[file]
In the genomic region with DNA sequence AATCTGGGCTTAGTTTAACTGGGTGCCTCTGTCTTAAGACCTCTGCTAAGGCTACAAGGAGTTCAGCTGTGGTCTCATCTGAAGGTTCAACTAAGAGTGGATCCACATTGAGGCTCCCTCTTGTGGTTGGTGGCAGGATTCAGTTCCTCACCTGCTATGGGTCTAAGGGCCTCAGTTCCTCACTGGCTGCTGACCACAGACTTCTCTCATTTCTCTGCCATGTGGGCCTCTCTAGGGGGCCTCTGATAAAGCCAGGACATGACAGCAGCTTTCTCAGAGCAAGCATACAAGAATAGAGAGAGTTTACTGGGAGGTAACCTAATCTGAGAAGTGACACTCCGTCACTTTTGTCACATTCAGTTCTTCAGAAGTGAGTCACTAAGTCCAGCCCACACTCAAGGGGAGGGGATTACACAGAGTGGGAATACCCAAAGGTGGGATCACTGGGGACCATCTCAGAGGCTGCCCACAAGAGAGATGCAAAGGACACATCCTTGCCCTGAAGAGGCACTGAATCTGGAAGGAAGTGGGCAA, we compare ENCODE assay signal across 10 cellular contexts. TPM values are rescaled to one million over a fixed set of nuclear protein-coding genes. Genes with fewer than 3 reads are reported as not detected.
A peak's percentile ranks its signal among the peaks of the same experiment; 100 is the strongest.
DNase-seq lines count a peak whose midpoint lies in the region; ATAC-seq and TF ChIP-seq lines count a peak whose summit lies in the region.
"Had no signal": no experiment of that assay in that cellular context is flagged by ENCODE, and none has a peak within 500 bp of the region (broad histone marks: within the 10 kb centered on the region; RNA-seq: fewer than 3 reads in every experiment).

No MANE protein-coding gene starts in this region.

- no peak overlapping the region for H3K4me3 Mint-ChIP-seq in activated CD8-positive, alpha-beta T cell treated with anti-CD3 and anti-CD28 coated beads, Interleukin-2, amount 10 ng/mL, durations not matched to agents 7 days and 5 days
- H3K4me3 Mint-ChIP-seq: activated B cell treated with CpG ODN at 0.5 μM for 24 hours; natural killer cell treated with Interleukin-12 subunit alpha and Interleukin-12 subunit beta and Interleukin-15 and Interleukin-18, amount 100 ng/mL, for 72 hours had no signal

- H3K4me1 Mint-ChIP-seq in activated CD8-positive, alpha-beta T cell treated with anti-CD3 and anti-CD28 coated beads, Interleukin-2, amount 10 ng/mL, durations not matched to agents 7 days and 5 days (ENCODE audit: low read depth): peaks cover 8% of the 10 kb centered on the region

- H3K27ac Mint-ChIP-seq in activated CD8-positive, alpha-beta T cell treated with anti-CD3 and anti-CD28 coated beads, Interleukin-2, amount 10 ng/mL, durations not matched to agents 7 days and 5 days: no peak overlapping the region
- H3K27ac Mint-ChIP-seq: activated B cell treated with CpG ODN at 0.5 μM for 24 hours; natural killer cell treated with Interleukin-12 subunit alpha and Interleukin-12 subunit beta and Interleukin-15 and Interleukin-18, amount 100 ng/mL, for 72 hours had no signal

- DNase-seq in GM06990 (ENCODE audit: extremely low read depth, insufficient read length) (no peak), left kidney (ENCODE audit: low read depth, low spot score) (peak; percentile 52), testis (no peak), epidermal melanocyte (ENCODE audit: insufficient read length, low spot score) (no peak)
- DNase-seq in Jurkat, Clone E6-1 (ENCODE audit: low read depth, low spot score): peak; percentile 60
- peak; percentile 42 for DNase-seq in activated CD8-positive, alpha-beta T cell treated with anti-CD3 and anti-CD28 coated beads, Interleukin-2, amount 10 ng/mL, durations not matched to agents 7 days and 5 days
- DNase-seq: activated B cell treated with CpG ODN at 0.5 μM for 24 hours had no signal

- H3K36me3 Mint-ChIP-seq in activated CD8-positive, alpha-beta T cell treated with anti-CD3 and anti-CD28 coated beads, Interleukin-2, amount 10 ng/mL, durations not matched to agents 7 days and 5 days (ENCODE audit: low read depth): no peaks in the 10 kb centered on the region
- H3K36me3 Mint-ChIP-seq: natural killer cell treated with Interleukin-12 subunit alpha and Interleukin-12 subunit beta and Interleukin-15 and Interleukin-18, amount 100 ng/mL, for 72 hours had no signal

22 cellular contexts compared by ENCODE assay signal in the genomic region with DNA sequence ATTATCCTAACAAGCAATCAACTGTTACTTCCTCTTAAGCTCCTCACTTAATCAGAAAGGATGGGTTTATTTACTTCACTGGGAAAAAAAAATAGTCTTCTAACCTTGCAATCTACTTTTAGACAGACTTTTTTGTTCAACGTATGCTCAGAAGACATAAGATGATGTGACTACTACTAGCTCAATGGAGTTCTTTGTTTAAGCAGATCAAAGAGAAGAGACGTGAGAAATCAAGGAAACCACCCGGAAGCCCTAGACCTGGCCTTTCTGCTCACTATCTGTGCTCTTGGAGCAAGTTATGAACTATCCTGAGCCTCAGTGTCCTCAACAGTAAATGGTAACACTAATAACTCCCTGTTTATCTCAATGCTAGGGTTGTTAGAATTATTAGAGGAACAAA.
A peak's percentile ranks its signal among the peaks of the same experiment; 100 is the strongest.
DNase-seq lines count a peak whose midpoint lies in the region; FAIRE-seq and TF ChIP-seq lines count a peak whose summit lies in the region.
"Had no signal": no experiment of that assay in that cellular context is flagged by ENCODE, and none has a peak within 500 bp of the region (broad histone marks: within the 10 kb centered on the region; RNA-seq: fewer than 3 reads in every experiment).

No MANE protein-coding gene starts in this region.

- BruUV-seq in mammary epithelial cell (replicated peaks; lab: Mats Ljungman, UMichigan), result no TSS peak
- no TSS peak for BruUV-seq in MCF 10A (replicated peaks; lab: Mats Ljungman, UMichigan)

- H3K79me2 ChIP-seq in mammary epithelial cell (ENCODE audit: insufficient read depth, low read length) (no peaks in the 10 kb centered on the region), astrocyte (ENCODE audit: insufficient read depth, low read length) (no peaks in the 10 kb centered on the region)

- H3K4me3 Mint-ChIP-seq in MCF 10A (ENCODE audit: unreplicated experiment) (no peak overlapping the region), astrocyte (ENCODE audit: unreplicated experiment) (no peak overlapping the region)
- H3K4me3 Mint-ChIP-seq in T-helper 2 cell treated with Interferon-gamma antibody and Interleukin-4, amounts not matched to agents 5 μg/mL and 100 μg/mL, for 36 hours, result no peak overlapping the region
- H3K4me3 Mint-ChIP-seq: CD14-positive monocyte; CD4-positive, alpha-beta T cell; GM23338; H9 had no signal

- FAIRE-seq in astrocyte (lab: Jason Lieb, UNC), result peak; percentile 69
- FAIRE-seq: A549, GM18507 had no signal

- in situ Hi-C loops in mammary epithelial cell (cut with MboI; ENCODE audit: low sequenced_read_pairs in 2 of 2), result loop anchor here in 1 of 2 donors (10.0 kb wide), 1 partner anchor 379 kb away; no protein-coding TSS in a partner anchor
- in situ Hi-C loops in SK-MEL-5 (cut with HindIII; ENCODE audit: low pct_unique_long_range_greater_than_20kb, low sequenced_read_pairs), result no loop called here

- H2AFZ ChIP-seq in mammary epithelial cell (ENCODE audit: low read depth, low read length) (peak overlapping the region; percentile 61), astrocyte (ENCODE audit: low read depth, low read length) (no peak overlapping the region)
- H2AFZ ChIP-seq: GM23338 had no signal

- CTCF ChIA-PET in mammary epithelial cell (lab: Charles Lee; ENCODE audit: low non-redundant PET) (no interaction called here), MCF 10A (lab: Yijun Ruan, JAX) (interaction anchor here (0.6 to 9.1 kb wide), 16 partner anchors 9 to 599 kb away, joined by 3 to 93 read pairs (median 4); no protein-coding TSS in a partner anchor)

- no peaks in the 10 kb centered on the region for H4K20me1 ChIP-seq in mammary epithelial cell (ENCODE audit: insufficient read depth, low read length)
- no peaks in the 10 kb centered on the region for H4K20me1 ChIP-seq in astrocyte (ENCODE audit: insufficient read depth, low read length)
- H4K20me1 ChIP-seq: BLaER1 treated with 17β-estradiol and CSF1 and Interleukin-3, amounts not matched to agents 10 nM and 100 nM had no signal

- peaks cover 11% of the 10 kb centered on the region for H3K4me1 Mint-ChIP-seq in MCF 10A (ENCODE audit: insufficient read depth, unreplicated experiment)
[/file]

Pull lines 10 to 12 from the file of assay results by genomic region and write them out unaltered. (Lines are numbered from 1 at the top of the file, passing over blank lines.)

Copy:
- H3K27ac Mint-ChIP-seq: activated B cell treated with CpG ODN at 0.5 μM for 24 hours; natural killer cell treated with Interleukin-12 subunit alpha and Interleukin-12 subunit beta and Interleukin-15 and Interleukin-18, amount 100 ng/mL, for 72 hours had no signal

- DNase-seq in GM06990 (ENCODE audit: extremely low read depth, insufficient read length) (no peak), left kidney (ENCODE audit: low read depth, low spot score) (peak; percentile 52), testis (no peak), epidermal melanocyte (ENCODE audit: insufficient read length, low spot score) (no peak)
- DNase-seq in Jurkat, Clone E6-1 (ENCODE audit: low read depth, low spot score): peak; percentile 60